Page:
Think about your surroundings

When choosing to replace your windows, you may want to take into consideration where you live and what features would benefit your home. If your area is prone to hurricanes or other severe weather, you may want to invest in storm windows or impact-resistant glass.

If your property is on a busy street, requesting triple-pane windows can help reduce noise and increase energy savings. According to EcoLine Windows, one triple-pane window can eliminate 15-20% more noise than a single pane of glass.

With the many different types of windows and materials available, you’ll be sure to find an option that is both functional and matches the aesthetic of your home.

Are energy-efficient windows worth it?

Energy-efficient windows may come with a slightly higher price tag, but they can help homeowners save hundreds of dollars annually on energy costs year round. In fact, Energy Star estimated that you can save $101 to $583 a year when replacing single-pane windows with Energy Star-certified fixtures.

There are many ways an energy-efficient window is measured, but one important factor is how well it reflects sunlight. Efficient Windows Collaboration explained that standard clear glass windows only reflect 16% of the sun’s radiation, but when treated with low-e coatings, the glass can reflect 96% of the incident long-wave. Low-e costs around $14 a square foot, according to Home Advancement.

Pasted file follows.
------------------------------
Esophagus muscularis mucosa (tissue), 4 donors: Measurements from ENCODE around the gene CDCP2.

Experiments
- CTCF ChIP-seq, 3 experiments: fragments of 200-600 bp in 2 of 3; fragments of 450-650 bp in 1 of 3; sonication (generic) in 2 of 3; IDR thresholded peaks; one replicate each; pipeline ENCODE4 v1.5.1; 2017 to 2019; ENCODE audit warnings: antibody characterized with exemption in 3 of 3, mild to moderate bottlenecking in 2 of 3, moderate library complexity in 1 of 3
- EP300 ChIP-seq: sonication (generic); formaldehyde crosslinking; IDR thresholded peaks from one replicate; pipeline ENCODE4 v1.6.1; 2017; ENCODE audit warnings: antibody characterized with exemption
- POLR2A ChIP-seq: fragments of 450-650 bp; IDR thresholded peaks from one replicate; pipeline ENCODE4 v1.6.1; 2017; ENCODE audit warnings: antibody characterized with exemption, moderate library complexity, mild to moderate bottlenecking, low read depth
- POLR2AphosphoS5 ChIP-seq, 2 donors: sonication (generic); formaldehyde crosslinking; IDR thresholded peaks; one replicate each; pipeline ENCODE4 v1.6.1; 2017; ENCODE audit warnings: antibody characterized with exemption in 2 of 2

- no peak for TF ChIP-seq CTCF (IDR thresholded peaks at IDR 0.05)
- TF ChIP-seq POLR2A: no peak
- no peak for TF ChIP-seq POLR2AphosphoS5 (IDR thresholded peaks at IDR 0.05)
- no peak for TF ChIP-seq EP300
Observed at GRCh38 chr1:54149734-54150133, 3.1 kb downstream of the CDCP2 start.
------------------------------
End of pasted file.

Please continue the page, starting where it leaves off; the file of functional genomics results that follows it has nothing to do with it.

Double-glazed windows can also serve the same purpose, creating a heat barrier between your home and the outside. Some window companies also use argon gas to increase the energy efficiency and general performance of thermal double- or triple-pane windows, according to The Balance.

Home improvements are important and key to home maintenance. Another smart investment is being prepared for emergency home repairs. See how having plans from HomeServe can help with the costs of covered home repairs.